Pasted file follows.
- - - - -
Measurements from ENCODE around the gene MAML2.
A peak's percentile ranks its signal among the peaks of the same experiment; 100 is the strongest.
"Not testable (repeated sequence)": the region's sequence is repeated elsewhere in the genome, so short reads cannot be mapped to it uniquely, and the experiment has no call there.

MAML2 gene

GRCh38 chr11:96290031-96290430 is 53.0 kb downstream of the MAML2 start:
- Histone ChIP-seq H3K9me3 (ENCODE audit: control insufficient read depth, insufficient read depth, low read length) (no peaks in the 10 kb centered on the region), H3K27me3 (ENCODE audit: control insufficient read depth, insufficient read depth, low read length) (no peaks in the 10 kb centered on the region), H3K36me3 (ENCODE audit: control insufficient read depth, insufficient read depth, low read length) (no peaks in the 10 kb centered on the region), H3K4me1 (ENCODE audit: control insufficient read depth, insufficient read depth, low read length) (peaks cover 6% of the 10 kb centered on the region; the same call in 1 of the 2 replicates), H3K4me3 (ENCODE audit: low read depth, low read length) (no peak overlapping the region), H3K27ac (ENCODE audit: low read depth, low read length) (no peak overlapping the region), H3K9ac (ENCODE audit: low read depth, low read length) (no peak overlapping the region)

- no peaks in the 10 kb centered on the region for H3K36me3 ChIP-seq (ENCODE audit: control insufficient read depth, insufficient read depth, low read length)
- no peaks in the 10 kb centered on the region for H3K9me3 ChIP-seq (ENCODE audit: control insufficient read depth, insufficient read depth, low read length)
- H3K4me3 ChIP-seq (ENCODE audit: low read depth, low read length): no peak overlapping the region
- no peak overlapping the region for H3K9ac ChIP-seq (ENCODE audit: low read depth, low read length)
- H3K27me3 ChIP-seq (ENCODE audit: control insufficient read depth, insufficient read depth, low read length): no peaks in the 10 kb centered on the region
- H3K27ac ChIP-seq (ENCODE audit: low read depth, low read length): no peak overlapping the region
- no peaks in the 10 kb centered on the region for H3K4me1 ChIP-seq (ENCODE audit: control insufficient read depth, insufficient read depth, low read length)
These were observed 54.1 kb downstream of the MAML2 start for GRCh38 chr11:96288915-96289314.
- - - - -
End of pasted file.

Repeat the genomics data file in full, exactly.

Measurements from ENCODE around the gene MAML2.
A peak's percentile ranks its signal among the peaks of the same experiment; 100 is the strongest.
"Not testable (repeated sequence)": the region's sequence is repeated elsewhere in the genome, so short reads cannot be mapped to it uniquely, and the experiment has no call there.

MAML2 gene

GRCh38 chr11:96290031-96290430 is 53.0 kb downstream of the MAML2 start:
- Histone ChIP-seq H3K9me3 (ENCODE audit: control insufficient read depth, insufficient read depth, low read length) (no peaks in the 10 kb centered on the region), H3K27me3 (ENCODE audit: control insufficient read depth, insufficient read depth, low read length) (no peaks in the 10 kb centered on the region), H3K36me3 (ENCODE audit: control insufficient read depth, insufficient read depth, low read length) (no peaks in the 10 kb centered on the region), H3K4me1 (ENCODE audit: control insufficient read depth, insufficient read depth, low read length) (peaks cover 6% of the 10 kb centered on the region; the same call in 1 of the 2 replicates), H3K4me3 (ENCODE audit: low read depth, low read length) (no peak overlapping the region), H3K27ac (ENCODE audit: low read depth, low read length) (no peak overlapping the region), H3K9ac (ENCODE audit: low read depth, low read length) (no peak overlapping the region)

- no peaks in the 10 kb centered on the region for H3K36me3 ChIP-seq (ENCODE audit: control insufficient read depth, insufficient read depth, low read length)
- no peaks in the 10 kb centered on the region for H3K9me3 ChIP-seq (ENCODE audit: control insufficient read depth, insufficient read depth, low read length)
- H3K4me3 ChIP-seq (ENCODE audit: low read depth, low read length): no peak overlapping the region
- no peak overlapping the region for H3K9ac ChIP-seq (ENCODE audit: low read depth, low read length)
- H3K27me3 ChIP-seq (ENCODE audit: control insufficient read depth, insufficient read depth, low read length): no peaks in the 10 kb centered on the region
- H3K27ac ChIP-seq (ENCODE audit: low read depth, low read length): no peak overlapping the region
- no peaks in the 10 kb centered on the region for H3K4me1 ChIP-seq (ENCODE audit: control insufficient read depth, insufficient read depth, low read length)
These were observed 54.1 kb downstream of the MAML2 start for GRCh38 chr11:96288915-96289314.